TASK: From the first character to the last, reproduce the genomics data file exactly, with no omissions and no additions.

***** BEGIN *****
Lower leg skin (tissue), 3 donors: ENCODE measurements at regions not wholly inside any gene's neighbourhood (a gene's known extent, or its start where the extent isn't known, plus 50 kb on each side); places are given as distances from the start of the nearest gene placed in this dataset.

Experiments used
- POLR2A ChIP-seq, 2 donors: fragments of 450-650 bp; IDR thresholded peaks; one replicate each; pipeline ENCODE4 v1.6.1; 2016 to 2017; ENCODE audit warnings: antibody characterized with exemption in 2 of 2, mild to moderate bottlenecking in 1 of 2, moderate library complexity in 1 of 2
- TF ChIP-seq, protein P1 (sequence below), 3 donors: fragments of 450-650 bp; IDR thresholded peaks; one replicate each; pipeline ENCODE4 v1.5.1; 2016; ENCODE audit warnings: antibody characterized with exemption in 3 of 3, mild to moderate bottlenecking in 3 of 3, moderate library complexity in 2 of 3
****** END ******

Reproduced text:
Lower leg skin (tissue), 3 donors: ENCODE measurements at regions not wholly inside any gene's neighbourhood (a gene's known extent, or its start where the extent isn't known, plus 50 kb on each side); places are given as distances from the start of the nearest gene placed in this dataset.

Experiments used
- POLR2A ChIP-seq, 2 donors: fragments of 450-650 bp; IDR thresholded peaks; one replicate each; pipeline ENCODE4 v1.6.1; 2016 to 2017; ENCODE audit warnings: antibody characterized with exemption in 2 of 2, mild to moderate bottlenecking in 1 of 2, moderate library complexity in 1 of 2
- TF ChIP-seq, protein P1 (sequence below), 3 donors: fragments of 450-650 bp; IDR thresholded peaks; one replicate each; pipeline ENCODE4 v1.5.1; 2016; ENCODE audit warnings: antibody characterized with exemption in 3 of 3, mild to moderate bottlenecking in 3 of 3, moderate library complexity in 2 of 3